Tag Archives: orange

Hot Process Tallow Soap Recipe with Citrus Oil

I’ve been promising this recipe for awhile! Well, here it is! Basically, all I’ve done is taken my usual recipe and swapped out the palm oil for the tallow I rendered and adjusted the lye. As you will have noticed if you’ve browsed my blog at all, almost all my soap recipes feature citrus oils. That’s because those oils are fabulous for cutting grease and grime. I rarely make a soap without at least one of them!

I planned to take a picture, but of course my camera battery decided to die. This picture is from my lemon hot process, but I promise you it looks identical. I hope you enjoy it!

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You must use caution when working with lye. Wear goggles and long gloves, don’t breath in the fumes, and make absolutely sure there are no children or pets in your work area. If you’ve never made cold process soap before, please read up on it before attempting this or any project. 

Hot Process Tallow Soap with Citrus Oil

9 oz coconut oil

8 oz olive oil

7 oz deer tallow

1 oz castor oil

3.58 sodium hydroxide (lye)

8.25 oz water

1.2 oz citrus essential oil – I used orange

2 pound mold or individual molds

Stick Blender

Crock Pot

Safety Gear–Goggles & Gloves

Though this recipe has been calculated carefully, it’s always a good idea to double check any recipe with a lye calculator. 

To Make the Soap:

1. Heat the oils and tallow in the crock pot until melted. Turn off the crock pot.

2. In a heat safe bowl (not aluminum), carefully sprinkle your lye into your chilled tea. Do this in a well ventilated area, and be very careful not to breath in the fumes. Stir the mixture until it is clear, and then set it in a safe place to cool.

3. Very carefully add your cooled lye mixture to your oils, and blend with a stick blender until it reaches light trace. This will look like thin pudding.

4. Turn the crock pot to low, and then cover with the lid. In fifteen minutes, stir the soap. It should be starting to thicken up.

5. In another 10-15 minutes stir the soap again.  Continue to stir and wait until the soap is the texture of mashed potatoes. It will be somewhat translucent and waxy.

6. At this point it’s a good idea to test the soap’s ph. If the soap is finished (below a 10) then transfer it to a heat safe bowl to cool for a few minutes. You don’t want to wait too long, just a few minutes so it isn’t quite as hot when you add the essential oil.

7. After a few minutes, stir in the essential oil, and then transfer the soap to your mold. Press it down firmly with your fingers (since the soap is still hot, I keep my gloves on the entire time). Wait 24 hours, or until set, and then cut your bars.

The soap is ready right away, but the longer you let them cure, the harder they will be–and the longer they will last.

Enjoy!

Easy Orange Cold Process Soap Recipe

My friend, Brittany, is quite awesome. She’s my soap-making buddy, and though we each make soap on our own, I think its more fun to make soap together!

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We got together about a month ago to make an easy batch with another friend of ours, and we ended up with this lovely, luscious, cold process soap that just makes me so happy I had to share it with you all.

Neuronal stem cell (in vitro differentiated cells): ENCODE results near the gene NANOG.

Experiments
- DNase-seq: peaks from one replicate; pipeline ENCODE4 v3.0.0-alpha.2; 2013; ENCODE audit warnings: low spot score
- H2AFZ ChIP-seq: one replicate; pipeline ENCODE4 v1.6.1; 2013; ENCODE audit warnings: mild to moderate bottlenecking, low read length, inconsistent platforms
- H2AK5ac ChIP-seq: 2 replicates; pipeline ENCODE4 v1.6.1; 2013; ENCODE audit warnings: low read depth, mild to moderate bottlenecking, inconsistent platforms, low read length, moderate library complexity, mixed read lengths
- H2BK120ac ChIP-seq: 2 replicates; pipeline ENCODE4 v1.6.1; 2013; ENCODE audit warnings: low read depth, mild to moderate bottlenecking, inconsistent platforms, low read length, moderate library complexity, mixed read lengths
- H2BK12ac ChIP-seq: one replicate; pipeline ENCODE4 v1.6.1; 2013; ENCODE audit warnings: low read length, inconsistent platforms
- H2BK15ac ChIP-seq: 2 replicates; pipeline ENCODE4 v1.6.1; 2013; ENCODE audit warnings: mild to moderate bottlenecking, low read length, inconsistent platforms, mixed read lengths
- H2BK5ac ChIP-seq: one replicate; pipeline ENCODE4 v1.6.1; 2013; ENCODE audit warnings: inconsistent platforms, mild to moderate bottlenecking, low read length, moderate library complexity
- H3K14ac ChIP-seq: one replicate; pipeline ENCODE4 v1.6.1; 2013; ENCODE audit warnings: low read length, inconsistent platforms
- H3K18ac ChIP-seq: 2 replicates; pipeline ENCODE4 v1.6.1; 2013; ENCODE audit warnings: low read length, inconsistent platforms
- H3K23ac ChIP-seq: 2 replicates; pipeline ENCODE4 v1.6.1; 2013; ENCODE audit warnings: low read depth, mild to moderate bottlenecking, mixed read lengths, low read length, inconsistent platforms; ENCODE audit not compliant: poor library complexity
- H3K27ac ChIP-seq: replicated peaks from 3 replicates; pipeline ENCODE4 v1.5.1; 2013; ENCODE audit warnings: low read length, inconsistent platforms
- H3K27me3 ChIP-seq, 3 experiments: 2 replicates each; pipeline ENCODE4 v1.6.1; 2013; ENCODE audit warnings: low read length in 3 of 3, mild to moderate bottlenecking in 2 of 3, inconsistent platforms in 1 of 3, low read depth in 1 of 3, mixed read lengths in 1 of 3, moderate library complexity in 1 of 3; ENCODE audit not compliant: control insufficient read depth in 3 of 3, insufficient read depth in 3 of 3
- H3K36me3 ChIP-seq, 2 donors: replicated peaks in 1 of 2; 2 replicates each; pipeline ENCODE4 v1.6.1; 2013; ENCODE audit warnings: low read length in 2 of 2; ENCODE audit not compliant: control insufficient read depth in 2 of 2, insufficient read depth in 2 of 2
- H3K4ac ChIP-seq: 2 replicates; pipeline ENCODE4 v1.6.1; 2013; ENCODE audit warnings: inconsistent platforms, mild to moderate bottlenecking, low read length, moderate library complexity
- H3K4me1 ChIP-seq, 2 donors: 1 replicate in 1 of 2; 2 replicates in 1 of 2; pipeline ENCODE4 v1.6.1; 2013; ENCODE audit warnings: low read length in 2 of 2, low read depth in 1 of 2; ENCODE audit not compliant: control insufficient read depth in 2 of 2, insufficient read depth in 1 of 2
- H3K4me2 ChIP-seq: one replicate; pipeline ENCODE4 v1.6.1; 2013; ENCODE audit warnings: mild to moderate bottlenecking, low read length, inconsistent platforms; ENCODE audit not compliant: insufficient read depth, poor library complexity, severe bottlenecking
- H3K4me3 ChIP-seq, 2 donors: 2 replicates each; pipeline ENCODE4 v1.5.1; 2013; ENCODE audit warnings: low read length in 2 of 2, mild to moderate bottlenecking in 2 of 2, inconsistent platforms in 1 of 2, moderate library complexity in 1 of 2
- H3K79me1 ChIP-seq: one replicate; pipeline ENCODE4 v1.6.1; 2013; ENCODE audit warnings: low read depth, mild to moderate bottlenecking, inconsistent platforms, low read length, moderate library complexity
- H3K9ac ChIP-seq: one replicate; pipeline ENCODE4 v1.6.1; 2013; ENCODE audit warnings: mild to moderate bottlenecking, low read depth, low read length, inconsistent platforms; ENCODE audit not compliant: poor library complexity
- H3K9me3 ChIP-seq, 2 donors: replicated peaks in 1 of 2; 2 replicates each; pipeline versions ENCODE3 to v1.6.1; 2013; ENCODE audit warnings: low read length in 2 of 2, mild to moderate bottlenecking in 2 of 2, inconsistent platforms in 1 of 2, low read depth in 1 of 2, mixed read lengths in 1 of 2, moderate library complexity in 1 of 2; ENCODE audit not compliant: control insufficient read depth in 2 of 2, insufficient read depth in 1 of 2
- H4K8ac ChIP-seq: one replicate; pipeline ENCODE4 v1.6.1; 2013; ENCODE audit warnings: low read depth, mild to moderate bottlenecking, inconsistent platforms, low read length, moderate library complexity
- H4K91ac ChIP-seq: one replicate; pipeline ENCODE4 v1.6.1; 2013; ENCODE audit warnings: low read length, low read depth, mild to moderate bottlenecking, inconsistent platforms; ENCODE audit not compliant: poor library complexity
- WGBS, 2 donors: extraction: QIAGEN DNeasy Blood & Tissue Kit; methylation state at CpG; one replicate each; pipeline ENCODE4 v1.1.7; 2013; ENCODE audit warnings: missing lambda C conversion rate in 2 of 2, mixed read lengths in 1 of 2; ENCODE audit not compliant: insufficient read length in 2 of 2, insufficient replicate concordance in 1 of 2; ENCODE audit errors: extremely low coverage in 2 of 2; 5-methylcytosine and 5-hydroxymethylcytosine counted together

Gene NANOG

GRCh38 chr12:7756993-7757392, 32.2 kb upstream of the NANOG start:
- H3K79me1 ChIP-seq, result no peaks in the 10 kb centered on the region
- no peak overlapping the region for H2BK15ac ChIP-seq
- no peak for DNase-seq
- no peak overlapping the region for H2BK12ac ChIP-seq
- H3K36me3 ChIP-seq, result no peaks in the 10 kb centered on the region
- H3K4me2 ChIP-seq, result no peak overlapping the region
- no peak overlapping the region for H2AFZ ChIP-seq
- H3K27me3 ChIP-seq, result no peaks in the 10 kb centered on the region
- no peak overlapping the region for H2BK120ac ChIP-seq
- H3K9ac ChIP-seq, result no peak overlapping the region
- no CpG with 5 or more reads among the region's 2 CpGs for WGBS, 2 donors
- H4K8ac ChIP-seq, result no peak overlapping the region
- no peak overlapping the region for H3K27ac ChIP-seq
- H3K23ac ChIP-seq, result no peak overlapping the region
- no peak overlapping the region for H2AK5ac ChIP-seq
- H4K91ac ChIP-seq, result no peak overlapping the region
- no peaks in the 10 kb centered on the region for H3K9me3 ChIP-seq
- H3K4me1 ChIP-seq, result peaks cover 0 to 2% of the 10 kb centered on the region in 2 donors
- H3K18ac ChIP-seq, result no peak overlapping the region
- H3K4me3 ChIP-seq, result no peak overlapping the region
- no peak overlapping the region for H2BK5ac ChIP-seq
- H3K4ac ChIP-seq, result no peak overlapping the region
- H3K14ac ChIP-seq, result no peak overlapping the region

We started with the basic formula from www.soapqueen.com, and then we tweaked it a bit, checking our recipe with Brambleberry’s lye calculator. This is a pretty nifty tool, by the way.

Make sure you have your safety gear!
Make sure you have your safety gear!

So here’s what you need for a 2 lb batch:

7.5 oz coconut oil

7.5 oz palm oil

7.5 oz olive oil

2.5 oz avocado oil

3.5 oz sodium hydroxide (lye)

8.25 oz prepared calendula tea (room temperature) – you can also use water

1.5 oz orange essential oil

2 tsp paprika

2 lb loaf mold (or whatever mold you would like)

Stick Blender

Safety Gear – Gloves & Goggles

Orange Essential Oil
Orange Essential Oil
Paprika is a natural way to give your soap a great, earthy orange color!
Paprika is a natural way to give your soap a great, earthy orange color!

If you have never made cold process soap before, I suggest you watch this quick video on lye safety.

To make your soap:

1. Line your molds with freezer paper (you don’t need to do this if you’re using silicone)

2. Put on your gloves and goggles.

3. In a heat safe bowl (not aluminum), carefully sprinkle your lye into your cooled calendula tea. Do this in a well ventilated area, and be very careful not to breath in the fumes. Stir the mixture until it is clear, and then set it in a safe place to cool.

4. In a separate, large, non-aluminum bowl, melt the coconut and palm oil to combine them. Stir in the olive and avocado oil.

5. Very carefully add your cooled lye mixture to your oils, and blend with a stick blender until it reaches light trace. This will look like thin pudding.

6. Sprinkle the paprika over your soap, and then blend well. Once your paprika is blended in, add your orange essential oil and blend again.

7. Carefully pour into your mold.

8. Wait 24 hours, and then you may slice your soap.

9. Set your soap in a well ventilated area and cure for 4 – 6 weeks, turning your soap every so often to ensure even drying.

Enjoy!

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